A moment comes,which comes but rarely in history,when we step out from the old to the new,when an age ends, and when the soul of a nation ,long suppressed,finds utterance.
(Jawaharlal Nehru speaking on the eve of India’s independence on 14th August 1947.)
Libya’s moment came last month.In the evening of 23rd October 2011,in front of thronging crowds at Birkha square,Mustafa Abdel Jalil ,the N.T.C chairman declared Libya liberated from decades of Gaddafi’s tyrannical rule.A bloody civil war had just ended three days earlier with the killing of the dictator whose rotting body was now kept for public viewing in a vegetable cooler in the city of Misruta.
So that evening I and my friends joined all Benghazi residents in making a beeline for Birkha square.A carnival atmosphere prevailed as men ,women and children with painted faces and fluttering flags moved towards the grounds in their ‘sierras’.
At Birkha there was a sea of humanity .The colors of free Libya – red,black,green were everywhere.The event was being beamed live around the world by major news networks.By the time I reached the short opening ceremony and speech making (thankfully)was already over.
The attention had shifted to the rebel fighters who were the cynosure of all eyes.They had just returned the previous day from the final battle of Sirte .In combat fatigues with menacing guns and other weaponry sitting atop their battle modified civilian vehicles they were a formidable sight.The Toyota Hilux pickup with a machine gun mounted behind was the workhorse of the rebel forces during the war.As they held an impromptu parade the crowds of grateful citizens cheered ,shook hands ,clicked pictures chanted slogans and sang songs with them.Just a few months before these were docile young men who had perhaps not even held a gun.Occasionally the some of the brash youth let loose a volley of machine gun fire into the sky,perhaps to impress some wide eyed pretty damsel in the crowd.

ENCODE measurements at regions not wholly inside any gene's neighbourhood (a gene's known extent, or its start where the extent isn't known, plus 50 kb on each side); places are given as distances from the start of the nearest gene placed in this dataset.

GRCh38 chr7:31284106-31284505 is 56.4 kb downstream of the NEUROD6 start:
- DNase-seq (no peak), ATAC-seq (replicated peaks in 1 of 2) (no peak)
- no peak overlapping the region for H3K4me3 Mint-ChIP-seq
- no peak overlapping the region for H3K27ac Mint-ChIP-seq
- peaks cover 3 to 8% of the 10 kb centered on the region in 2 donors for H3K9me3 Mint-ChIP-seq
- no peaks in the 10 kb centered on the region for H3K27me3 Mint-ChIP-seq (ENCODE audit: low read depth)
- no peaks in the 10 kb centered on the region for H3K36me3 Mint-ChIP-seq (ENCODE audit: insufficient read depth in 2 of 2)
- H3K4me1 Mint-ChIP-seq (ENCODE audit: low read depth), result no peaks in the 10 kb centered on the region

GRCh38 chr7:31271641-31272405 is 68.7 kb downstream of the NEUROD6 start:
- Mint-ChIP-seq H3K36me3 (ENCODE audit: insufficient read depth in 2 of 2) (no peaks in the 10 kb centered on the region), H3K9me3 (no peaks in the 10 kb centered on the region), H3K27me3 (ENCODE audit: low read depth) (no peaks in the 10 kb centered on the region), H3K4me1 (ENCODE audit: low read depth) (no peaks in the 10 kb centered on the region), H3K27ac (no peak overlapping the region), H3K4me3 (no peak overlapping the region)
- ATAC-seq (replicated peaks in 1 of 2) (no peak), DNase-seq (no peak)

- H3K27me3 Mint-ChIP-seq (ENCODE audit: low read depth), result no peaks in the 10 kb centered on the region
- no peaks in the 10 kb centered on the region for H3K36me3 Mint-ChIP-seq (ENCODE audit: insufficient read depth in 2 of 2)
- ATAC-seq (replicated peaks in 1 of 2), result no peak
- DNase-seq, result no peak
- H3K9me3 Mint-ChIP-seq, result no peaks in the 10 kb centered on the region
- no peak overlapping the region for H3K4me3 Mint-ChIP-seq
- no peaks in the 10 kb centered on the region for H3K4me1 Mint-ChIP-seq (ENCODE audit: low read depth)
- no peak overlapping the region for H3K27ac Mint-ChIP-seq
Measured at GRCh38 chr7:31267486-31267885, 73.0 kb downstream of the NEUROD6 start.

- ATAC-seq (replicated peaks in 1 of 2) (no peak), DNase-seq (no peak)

On a more poignant note the crowds of joyful faces also contained many sombre ones.People were holding up pictures of their loved ones who were martyred in the conflict.A reminder of the heavy price of this freedom.Just the previous week I had seen our landlady grieve over deaths of five young men in our locality in the battle for Sirte.To these fearless men Libya is forever indebted.
As dusk turned into night the fireworks came on.But for once these paled in comparison to the volley after volley of machine gun and anti – aircraft fire.The night sky turned red with streaking bullets.Volley after deafening volley were fired in celebration despite the organiser’s pleas earlier to the contrary.It was a ferocious fireworks display like none I have seen.I later learnt that this braggadocio resulted in the death of a infant baby who was struck by falling sharpnel.
As the evening wore on we made our way back.Thus ended the revolution ;with hopes of a new beginning.A revolution like perhaps no other in history.From the initial revolt in Benghazi to the bloody siege of Misurata;from the dogged resistance in the western mountains to the sudden fall of Tripoli;from the vengeful destruction of Sirte to the brutal killing of the despot ;it had been a roller coaster ride for Libyans.For eight months I, like so many Indian colleagues had followed the Libya story,almost everyday, praying for our Libyan friends.Now was time to cheer and wish them well as they rebuild a Free Libya – Libya hurra!